International Women’s Day | The struggles of female reformed convicts

Telangana has about 6% women prisoners, of which over 60% are engaged in skill development and vocational training, said Director General of Telangana State Prisons and Correctional Services Soumya Mishra

Updated - March 08, 2024 09:41 am IST

Published - March 08, 2024 08:49 am IST - HYDERABAD

Special Prison for Women, Hyderabad.

Special Prison for Women, Hyderabad. | Photo Credit: Special Arrangement

International Women’s Day, when the world celebrates female empowerment and achievements, a spotlight turns to a segment often overlooked: women behind bars. While significant progress has been made in gender equality, the unique challenges faced by incarcerated women are a stark reality.

Telangana has about 6% women prisoners, of which over 60% are engaged in various skill development and vocational training, said the Director General of Telangana State Prisons and Correctional Services Soumya Mishra.

Seven years ago, Telangana State Prisons Department inaugurated an All-Women Indian Oil Petrol Bunk to rehabilitate women prisoners and help their journey of self-reliance. While the job provides them financial support, it does not necessarily address the personal and social challenges they are faced with on an everyday basis, a person working closely with a reformed prisoner said.

“Life for a woman prisoner can be challenging, impacting relationships with family due to physical separation, limited communication and stigma,” underscored Ms. Mishra.

According to Ms. Mishra, most of the women prisoners are mothers, who are not able to provide their children the support, love and care they need in their tender age. “This leads to a sense of guilt and detachment among women prisoners while this can also affect the child’s future,” said Dr. Beena Chintalapuri, a retired Professor of Psychology at Osmania University who counsels and conducts cognitive and behavioural skill based programs in jails.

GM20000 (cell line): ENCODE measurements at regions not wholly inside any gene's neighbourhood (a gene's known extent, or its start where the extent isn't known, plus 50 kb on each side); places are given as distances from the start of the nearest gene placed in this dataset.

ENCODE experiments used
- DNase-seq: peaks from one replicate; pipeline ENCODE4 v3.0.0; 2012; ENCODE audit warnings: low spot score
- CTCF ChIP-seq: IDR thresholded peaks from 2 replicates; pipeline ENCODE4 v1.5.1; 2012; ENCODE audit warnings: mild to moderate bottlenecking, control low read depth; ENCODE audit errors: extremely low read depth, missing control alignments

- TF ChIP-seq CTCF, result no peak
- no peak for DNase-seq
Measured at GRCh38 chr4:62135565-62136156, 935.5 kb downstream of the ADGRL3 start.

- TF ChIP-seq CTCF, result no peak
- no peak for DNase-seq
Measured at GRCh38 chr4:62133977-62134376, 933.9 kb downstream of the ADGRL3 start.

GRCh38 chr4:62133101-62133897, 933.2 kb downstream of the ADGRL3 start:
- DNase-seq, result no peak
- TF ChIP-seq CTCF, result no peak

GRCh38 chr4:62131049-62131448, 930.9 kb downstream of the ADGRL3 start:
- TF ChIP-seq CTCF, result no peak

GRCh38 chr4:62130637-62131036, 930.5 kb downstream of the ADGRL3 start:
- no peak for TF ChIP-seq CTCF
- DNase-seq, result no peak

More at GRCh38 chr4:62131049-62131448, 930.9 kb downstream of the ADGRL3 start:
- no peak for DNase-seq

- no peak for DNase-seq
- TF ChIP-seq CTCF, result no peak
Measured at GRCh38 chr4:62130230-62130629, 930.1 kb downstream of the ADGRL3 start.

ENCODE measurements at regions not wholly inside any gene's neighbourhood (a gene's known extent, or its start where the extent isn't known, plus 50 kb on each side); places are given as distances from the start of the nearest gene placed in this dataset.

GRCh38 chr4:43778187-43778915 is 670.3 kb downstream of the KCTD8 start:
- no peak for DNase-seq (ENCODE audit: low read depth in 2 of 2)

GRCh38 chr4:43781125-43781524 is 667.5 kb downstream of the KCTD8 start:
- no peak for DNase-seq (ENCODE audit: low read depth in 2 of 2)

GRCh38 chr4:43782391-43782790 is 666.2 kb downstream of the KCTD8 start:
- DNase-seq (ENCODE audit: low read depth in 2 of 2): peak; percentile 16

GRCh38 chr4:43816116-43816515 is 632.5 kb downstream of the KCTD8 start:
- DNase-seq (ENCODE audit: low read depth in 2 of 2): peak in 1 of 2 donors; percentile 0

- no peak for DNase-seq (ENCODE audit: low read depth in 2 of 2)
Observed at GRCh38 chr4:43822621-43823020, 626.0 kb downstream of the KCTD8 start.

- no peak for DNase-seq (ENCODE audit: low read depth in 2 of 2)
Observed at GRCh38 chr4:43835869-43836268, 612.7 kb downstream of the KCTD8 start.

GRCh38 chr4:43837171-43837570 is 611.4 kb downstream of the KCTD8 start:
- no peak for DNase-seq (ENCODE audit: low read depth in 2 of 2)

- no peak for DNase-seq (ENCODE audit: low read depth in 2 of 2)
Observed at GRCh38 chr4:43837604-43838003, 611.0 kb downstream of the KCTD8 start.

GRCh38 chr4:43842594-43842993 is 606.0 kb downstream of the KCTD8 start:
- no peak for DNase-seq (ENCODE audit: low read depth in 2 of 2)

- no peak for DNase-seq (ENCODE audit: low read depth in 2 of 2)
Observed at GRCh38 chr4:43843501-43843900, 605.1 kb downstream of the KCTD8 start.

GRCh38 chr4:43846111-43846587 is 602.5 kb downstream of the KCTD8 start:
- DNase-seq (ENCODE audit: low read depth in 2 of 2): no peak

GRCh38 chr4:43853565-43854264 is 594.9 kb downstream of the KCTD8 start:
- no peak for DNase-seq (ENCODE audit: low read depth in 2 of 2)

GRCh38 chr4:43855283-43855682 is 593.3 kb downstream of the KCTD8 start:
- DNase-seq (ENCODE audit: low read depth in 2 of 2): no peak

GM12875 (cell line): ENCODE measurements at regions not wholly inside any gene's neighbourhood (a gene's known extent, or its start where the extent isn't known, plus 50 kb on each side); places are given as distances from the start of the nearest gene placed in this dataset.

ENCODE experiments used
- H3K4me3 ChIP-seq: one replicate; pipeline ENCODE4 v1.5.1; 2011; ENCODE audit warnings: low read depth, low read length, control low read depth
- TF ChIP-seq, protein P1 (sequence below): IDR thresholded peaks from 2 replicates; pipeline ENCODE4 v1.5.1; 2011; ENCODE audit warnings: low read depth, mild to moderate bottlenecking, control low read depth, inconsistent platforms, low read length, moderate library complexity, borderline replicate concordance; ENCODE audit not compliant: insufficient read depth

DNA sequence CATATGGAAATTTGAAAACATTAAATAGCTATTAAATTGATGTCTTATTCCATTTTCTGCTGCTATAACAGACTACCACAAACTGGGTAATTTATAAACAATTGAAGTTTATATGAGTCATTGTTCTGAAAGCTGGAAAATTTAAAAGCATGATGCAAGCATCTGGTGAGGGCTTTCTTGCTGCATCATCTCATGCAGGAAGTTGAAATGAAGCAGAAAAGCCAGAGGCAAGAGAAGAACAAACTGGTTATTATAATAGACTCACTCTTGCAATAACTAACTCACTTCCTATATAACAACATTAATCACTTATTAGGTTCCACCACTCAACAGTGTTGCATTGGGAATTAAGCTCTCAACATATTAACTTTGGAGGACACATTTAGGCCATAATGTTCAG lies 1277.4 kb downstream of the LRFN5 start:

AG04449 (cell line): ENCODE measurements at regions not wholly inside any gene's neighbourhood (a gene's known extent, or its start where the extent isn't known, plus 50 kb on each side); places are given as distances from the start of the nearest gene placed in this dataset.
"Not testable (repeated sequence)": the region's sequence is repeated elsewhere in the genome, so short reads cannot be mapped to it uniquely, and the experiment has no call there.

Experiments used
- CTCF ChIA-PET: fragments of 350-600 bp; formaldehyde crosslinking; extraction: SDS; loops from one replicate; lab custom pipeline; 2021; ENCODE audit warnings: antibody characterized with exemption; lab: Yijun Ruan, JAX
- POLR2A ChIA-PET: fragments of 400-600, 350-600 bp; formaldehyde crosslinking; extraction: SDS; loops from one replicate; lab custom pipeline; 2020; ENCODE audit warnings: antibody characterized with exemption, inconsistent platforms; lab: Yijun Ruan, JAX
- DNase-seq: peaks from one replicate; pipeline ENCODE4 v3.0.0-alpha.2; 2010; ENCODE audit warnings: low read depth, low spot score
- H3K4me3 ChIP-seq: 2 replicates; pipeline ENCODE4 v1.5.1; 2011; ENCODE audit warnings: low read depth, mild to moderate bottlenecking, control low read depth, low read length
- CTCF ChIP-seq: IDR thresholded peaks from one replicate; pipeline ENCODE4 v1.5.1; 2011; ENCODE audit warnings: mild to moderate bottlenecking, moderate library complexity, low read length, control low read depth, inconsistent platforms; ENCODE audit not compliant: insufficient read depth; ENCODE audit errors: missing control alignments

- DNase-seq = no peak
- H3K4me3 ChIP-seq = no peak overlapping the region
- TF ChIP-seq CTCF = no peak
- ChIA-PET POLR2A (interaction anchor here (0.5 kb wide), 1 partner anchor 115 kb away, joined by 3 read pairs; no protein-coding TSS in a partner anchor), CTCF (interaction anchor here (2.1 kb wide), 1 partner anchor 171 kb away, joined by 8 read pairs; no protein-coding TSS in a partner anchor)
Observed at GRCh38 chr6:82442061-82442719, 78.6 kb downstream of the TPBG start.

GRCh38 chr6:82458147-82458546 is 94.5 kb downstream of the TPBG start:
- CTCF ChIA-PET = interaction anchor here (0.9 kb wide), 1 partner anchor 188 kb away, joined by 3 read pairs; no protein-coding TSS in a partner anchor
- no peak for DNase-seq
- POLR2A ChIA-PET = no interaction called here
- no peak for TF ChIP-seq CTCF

There have been many cases where women prisoners have attempted suicide after they’re released, owing to the social stigma and pressure from the families, Ms. Chintalapuri said, underlining the urgent need for addressing mental health support for women.

“There is a sense of remorse and prisoners often find it difficult to accept what they have landed themselves into,” Ms. Chintalapuri said, adding that it is essential to bring them out of that loop and look at the brighter side.

“Economic factors, family dynamics, cultural norms and domestic violence are the major reasons for women’s involvement in criminal activities over the years,” Ms. Mishra said. Efforts are underway to promote gender equality, raise awareness and improve access to justice for women, she added. 

Challenges exist

“Current skill development programs do not excite the prisoners. With the skills imparted to them in the jails currently, these reformed prisoners cannot enter the massive market,” Ms. Chintalapuri said.

Specific training for altering toxic characteristic traits like anger, rekindling relationships with children and other family members and imparting better decision making among women prisoners can be beneficial in helping them smoothly transition into a normal life after they are released, Ms. Chintalapuri suggested. 

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